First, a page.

For Better or For Worse, Second Screens are Coming

By Chris Mills on at

Most of us are lazy bums with an attention span measured by an atomic clock, so we use a second device to occupy ourselves whilst watching telly. It's a dubious habit that's taken off big-time in the US, and now it's making firm inroads into our green and pleasant isle.

The state of second-screen play in the UK at the moment pales in comparison to our estranged relatives over the pond. Over there, a couple of networks like CBS, HBO and ESPN tend to dominate the airwaves, so they've got customised apps like CBS Connect that provide extra content. This tends to be a mix of out-takes, extras, and the grandly-named 'social content' that's actually just the results of a Twitter search.

Research suggests this is the sorta stuff we like. Numerous stats show that around 80 per cent of people use a second device while watching TV, and about half of that use is Googling stuff related to the show you're watching. Moreover, one in five people watching a show are simultaneously tweeting/Facebooking about it. (Which kinda sucks for the script-writers who've put so much work in, but hey, modern world and all.)

The idea of a dedicated second-screen app is that it combines those social and trivia-hunting aspects, allowing our new generation of multitaskers to 'enhance their viewing experience with a broader range of engageable content' or somesuch marketing crap.

For TV producers, second-screening is good because a) it helps people vomit TV-related crap all over their Twitter feeds, thus promoting the show for free, and b) it provides yet more pixels to serve you ads. Plus, of course, if you're enjoying a TV show even more, you're more likely to watch it, meaning that viewing figures graph goes up at the end of the month.

Despite all this goodness, however, the UK's a wee bit lacking in second screen apps at the moment. The closest thing we have is Zeebox, which is a generic one-size-fits-all second-screen app (though a very good one at that). However, we're lacking a more in-depth experience akin to the US apps spelled out above -- the sort of experience which, requiring such close tie-ins with the TV show itself, really needs the support of broadcasters to exist.

One of the broadcasters pushing quite hard into the app space is Sky. While the traditional British broadcasters -- BBC, ITV and Channel 4 -- are trying to one-up each other's video-on-demand services, Sky is pushing more towards curating a second-screen experience.

Their current testbed is sports. Obviously, Sky's known for its woefully expensive and fairly comprehensive sports coverage; the attempt now is to enhance that with better digital offerings. The Sky Sports app is the current flagship -- for pretty much every sport Sky shows, it has a digital interface, with different camera angles, highlight reels, expert opinions and enough stats to make the most ardent armchair F1 driver weep.

One area it's sorely lacking in is social media. At the moment, there's a 'curated' Twitter feed, and...nope, that's it. According to their mobile device guy, Tim Orme, that's due to concerns over 'insensitive' Tweet-wars between football fans spilling over into the app, and ruining some poor five-year-old's innocence. However, it's still an area of "extreme interest" for them, and one that they're pushing towards once they've got the legalities right (and drafted the "mother of all disclaimers", of course).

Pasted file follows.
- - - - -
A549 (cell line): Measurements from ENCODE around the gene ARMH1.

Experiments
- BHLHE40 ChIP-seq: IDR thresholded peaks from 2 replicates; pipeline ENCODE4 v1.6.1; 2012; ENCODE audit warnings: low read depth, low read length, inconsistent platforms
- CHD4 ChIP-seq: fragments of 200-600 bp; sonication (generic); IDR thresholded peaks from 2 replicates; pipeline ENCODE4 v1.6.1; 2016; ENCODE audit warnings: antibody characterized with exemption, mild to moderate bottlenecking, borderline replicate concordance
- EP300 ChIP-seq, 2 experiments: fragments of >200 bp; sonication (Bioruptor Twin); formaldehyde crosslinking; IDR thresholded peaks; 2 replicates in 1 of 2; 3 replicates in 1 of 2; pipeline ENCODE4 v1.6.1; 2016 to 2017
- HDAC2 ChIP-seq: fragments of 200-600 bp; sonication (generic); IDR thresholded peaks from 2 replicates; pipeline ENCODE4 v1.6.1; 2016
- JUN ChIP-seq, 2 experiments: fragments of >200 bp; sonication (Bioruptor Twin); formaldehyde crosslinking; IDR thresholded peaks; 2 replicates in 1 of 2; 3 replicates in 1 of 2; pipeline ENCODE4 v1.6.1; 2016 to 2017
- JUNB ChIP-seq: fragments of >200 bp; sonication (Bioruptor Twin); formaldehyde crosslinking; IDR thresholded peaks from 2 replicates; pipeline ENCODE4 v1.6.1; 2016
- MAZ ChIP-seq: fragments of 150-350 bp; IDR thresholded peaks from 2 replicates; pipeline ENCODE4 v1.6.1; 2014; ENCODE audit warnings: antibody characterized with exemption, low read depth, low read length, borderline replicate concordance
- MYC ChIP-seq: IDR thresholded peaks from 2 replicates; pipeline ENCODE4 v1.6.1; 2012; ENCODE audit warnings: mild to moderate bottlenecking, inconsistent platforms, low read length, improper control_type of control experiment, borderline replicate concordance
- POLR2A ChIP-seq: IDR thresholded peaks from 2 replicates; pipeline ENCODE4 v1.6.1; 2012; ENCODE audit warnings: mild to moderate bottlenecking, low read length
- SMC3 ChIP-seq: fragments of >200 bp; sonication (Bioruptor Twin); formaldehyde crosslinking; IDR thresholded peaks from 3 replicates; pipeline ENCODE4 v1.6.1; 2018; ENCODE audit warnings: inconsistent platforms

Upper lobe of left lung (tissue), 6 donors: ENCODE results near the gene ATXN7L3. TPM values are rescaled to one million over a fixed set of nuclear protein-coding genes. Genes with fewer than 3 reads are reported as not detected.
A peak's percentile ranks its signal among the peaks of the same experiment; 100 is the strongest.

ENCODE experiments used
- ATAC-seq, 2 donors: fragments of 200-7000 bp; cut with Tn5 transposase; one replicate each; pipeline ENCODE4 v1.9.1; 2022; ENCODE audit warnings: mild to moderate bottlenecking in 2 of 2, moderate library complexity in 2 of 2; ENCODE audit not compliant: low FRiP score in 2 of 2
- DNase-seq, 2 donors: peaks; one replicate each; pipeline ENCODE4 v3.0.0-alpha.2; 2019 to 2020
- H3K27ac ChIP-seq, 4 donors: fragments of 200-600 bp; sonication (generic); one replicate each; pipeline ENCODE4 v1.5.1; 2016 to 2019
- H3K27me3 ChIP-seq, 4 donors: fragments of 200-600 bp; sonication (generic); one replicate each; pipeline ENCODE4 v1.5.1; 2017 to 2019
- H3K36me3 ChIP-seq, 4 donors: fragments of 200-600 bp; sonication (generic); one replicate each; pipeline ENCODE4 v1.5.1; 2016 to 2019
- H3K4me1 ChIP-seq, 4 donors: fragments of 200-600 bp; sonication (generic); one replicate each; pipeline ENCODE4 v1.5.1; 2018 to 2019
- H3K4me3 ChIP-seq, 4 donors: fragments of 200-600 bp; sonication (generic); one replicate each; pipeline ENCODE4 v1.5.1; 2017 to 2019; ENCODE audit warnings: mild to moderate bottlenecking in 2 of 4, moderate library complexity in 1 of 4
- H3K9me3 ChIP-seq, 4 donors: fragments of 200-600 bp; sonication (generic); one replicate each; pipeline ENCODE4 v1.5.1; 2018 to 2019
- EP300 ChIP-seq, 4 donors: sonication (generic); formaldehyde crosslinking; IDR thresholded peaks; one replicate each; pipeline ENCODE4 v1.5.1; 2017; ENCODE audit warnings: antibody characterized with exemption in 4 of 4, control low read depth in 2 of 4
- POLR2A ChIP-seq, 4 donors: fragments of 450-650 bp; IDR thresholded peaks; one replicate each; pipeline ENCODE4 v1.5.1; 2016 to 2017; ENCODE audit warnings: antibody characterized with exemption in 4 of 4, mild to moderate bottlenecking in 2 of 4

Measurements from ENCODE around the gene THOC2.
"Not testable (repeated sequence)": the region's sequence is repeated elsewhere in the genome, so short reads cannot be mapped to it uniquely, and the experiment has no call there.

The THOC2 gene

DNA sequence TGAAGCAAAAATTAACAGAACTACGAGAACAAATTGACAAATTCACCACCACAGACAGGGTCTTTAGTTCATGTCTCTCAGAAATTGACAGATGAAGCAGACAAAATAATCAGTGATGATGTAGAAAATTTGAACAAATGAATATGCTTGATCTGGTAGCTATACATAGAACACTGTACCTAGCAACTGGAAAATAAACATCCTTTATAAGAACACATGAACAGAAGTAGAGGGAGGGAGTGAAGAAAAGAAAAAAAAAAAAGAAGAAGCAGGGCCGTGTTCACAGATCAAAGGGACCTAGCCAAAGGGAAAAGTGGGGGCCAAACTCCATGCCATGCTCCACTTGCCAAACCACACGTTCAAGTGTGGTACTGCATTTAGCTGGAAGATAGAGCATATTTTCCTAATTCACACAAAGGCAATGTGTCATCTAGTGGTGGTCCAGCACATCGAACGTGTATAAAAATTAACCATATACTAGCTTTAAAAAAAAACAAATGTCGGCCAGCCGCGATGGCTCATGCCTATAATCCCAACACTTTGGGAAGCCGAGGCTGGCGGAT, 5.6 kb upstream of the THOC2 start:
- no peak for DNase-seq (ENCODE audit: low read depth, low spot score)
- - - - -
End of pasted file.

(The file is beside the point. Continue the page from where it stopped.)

ESPN is the other player in the sports second-screen market. They've got a football-specific app that serves as something of a second-screen app, and are also looking at integrating more social media functionality into their streaming apps.

Still, if the US is anything to go by, sports isn't the only area second-screen apps will become absurdly popular. For example, the BBC has developed a second-screen app for Antiques Roadshow that allows you to guess the value of items, as well as spewing out useless facts about the late Victorian pottery being shown on-screen. Given the Beeb's talent for staying on the cutting edge of this new-fangled 'digital media' thing, it's fair to assume they'll be rolling out similar companion apps for other shows, providing the Antiques Roadshow one is a success.

There's also a more sinister aspect to second-screen apps. We touched above on the fact that they can carry extra ads; but ad execs are a creative bunch (if Mad Men is anything to go by), so they won't stop at simple banner ads. For example, Lancia recently ran a series of ads, where the audio from the TV activated an ad on a smart device, which is clever, sneaky, and damn annoying.

Furthermore, second-screen apps have a wealth of data on you: with your viewing habits, Google history and social media tie-ins, they're uniquely positioned to spam you with well-targeted ads on prime screen real estate. With the rise of on-demand and pre-recorded TV shows where you can fast-forward through ad breaks, TV ad revenues are set to take a big hit; second screens may well be where broadcasters try and make up the revenue shortfall.

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